For more tips on spotting constipation symptoms, constipation relief and making sure it doesn’t come back, take a look at our factsheet: Advice for Children with Constipation.

This factsheet is also available in Polish. Porady Dla Dzieci Cierpiących Na Zaparcia.


How can I prevent my child from becoming constipated again?

Once your child's constipation has been dealt with, it's important to stop it coming back.

Here are some ways to do this:

  • Make sure they have at least 6-8 water based drinks every day
  • Include fruit and vegetables in their diet
  • Encourage them to follow a regular toilet routine: sitting on the toilet or potty after every meal and using a footstool to support their feet
  • Give them plenty of opportunities to exercise and move around
  • Don’t stop giving laxatives too early

NHS England videos about constipation in children

Watch a series of five short videos recorded by ERIC Nurse, Brenda Cheer for NHS England. They give an overview of constipation in children, the symptoms, treatment, using macrogol laxatives and keeping bowels healthy.

The remaining videos can be found in the videos tab of the resource box below this first introduction to constipation video.


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If is it not treated, constipation in children can become ‘chronic.’ The longer a child is constipated, the harder it is to sort out. The muscles of their bowel and rectum get stretched to hold more poo for longer than they should normally. This makes it more likely the poo will hurt your child when it finally comes out.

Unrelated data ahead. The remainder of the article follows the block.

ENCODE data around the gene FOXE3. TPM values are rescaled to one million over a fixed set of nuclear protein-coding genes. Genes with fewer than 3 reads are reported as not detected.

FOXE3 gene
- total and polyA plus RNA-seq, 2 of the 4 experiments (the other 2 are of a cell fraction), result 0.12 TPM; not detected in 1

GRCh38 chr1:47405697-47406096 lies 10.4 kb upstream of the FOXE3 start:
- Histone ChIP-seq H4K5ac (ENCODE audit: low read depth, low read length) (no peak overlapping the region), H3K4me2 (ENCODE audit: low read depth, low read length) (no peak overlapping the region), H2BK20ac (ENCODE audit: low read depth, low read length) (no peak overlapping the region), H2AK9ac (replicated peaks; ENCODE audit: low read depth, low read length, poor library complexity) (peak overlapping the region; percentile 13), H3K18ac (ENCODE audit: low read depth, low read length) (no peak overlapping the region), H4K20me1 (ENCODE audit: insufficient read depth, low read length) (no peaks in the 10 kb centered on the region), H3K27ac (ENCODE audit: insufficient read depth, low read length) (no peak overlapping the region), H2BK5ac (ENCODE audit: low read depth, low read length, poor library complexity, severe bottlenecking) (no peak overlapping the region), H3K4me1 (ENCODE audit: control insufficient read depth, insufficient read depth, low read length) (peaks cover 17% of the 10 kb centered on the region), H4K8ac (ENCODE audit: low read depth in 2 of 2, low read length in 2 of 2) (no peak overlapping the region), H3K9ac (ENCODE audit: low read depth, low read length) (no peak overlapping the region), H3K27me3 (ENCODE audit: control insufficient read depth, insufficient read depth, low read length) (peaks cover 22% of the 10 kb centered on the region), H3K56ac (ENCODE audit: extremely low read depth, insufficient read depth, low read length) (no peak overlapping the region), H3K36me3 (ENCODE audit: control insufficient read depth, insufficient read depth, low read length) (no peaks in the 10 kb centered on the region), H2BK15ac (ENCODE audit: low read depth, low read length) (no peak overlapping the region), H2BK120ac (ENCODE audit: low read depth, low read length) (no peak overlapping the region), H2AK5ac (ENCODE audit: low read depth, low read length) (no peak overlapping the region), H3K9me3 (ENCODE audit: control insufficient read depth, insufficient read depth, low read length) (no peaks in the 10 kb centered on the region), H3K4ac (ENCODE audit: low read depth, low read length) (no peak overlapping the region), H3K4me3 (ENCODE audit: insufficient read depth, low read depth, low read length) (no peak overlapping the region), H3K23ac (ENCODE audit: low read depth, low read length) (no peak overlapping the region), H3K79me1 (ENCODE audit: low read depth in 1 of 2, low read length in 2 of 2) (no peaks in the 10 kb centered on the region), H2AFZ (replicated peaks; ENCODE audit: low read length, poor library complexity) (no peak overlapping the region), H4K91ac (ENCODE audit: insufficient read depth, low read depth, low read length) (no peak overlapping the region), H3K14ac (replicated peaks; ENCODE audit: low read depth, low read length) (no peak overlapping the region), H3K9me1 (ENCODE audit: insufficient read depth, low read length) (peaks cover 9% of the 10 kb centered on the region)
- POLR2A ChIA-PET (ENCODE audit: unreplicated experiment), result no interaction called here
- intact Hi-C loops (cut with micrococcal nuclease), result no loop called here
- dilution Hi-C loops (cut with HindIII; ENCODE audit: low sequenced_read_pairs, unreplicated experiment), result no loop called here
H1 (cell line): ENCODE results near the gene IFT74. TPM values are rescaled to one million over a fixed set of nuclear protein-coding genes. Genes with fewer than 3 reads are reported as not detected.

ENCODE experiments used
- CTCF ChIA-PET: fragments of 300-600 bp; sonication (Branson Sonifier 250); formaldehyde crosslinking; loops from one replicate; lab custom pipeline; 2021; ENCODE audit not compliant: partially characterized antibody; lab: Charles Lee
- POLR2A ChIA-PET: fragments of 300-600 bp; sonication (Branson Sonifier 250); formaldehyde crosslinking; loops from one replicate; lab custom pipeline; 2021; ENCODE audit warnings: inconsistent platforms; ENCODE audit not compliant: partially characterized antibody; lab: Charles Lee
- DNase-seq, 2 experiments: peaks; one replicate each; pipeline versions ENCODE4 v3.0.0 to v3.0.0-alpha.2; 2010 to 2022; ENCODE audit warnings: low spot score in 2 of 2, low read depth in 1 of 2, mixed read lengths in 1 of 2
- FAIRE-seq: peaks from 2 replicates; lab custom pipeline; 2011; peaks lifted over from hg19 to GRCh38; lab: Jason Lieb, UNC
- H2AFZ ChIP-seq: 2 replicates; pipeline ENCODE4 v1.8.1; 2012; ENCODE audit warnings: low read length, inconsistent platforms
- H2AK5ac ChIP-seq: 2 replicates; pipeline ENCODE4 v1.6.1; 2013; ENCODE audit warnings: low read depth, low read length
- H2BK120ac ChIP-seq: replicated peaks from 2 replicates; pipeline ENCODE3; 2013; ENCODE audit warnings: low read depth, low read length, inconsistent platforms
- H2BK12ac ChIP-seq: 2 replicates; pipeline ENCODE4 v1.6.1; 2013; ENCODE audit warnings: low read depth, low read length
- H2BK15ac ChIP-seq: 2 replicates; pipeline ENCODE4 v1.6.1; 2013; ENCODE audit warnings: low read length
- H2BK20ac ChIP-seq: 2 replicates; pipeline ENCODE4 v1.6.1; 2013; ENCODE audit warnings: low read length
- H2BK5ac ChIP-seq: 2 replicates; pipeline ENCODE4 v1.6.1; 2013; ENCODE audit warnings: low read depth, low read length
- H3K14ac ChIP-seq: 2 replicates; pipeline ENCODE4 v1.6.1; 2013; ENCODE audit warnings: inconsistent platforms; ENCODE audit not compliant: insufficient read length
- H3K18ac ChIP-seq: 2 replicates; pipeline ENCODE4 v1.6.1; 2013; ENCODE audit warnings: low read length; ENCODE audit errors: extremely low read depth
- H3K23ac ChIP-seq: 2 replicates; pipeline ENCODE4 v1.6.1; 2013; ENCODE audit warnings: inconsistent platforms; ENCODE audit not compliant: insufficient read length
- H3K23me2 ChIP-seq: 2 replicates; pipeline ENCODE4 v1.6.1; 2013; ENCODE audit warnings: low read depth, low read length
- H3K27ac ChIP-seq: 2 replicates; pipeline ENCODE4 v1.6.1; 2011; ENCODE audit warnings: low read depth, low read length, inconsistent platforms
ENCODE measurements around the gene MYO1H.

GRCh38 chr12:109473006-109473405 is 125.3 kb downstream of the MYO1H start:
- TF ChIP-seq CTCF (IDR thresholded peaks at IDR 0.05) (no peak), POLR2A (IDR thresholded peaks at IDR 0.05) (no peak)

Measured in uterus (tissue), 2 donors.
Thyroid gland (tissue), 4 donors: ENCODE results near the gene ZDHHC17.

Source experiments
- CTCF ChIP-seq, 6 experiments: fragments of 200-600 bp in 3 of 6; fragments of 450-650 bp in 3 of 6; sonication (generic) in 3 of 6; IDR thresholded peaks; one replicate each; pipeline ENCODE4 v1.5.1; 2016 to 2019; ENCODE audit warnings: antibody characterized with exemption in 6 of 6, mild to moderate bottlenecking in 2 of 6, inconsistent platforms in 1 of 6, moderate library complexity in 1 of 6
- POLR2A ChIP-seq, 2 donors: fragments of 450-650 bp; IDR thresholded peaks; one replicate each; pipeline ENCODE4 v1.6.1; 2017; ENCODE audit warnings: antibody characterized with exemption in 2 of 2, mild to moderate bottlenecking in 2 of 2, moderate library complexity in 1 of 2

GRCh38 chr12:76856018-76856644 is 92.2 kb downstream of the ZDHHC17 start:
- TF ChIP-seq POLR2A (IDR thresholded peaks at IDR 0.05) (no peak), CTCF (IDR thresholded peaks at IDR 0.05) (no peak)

It may also mean they start to pass ‘over flow soiling’. Poo waiting to be released also interrupts the body’s usual way of sending our brain a signal to tell us we need to do a poo.

More information

Soiling, or encopresis, is not caused by laziness or naughtiness. We explain why it happens and how to stop it .

Children with autism or a learning disability are more likely to have tummy problems and become constipated. Find out why and get tips to help.

Find out why poo withholding happens and how to help your child overcome this stressful cycle of behaviour.

One of our experts explains how your GP should check your child for constipation. Only feeling their tummy is not enough!

Find out what kind of poo to expect from your baby and how to keep your child's bowel working properly.

Children only wanting to poo in a nappy is very common especially around the potty training stage. Get help with supporting your child to break this habit.